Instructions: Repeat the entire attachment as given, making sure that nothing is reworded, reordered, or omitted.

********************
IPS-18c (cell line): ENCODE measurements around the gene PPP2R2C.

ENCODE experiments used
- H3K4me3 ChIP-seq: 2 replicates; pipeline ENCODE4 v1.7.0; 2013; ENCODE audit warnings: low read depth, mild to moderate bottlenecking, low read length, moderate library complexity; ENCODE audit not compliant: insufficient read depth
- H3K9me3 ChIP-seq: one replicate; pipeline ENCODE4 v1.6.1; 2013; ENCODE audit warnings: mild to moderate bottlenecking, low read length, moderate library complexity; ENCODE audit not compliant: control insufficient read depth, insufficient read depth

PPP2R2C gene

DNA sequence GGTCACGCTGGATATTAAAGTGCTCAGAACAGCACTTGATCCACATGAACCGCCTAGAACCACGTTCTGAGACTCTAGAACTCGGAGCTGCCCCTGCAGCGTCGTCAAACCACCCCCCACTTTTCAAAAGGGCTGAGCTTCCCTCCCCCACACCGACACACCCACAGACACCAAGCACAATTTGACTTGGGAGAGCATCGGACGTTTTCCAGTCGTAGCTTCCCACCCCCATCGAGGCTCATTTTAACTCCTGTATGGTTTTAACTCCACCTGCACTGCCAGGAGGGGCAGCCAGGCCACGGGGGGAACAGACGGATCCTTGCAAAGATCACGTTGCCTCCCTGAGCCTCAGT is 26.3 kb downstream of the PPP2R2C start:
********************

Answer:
IPS-18c (cell line): ENCODE measurements around the gene PPP2R2C.

ENCODE experiments used
- H3K4me3 ChIP-seq: 2 replicates; pipeline ENCODE4 v1.7.0; 2013; ENCODE audit warnings: low read depth, mild to moderate bottlenecking, low read length, moderate library complexity; ENCODE audit not compliant: insufficient read depth
- H3K9me3 ChIP-seq: one replicate; pipeline ENCODE4 v1.6.1; 2013; ENCODE audit warnings: mild to moderate bottlenecking, low read length, moderate library complexity; ENCODE audit not compliant: control insufficient read depth, insufficient read depth

PPP2R2C gene

DNA sequence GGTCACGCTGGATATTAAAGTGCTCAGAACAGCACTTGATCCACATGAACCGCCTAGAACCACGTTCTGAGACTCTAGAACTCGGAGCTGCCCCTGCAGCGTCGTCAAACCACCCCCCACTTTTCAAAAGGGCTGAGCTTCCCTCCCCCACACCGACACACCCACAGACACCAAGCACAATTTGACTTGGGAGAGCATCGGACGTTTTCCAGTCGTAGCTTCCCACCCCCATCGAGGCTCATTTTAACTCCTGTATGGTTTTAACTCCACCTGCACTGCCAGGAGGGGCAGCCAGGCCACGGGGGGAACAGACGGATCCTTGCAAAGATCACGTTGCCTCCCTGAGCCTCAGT is 26.3 kb downstream of the PPP2R2C start: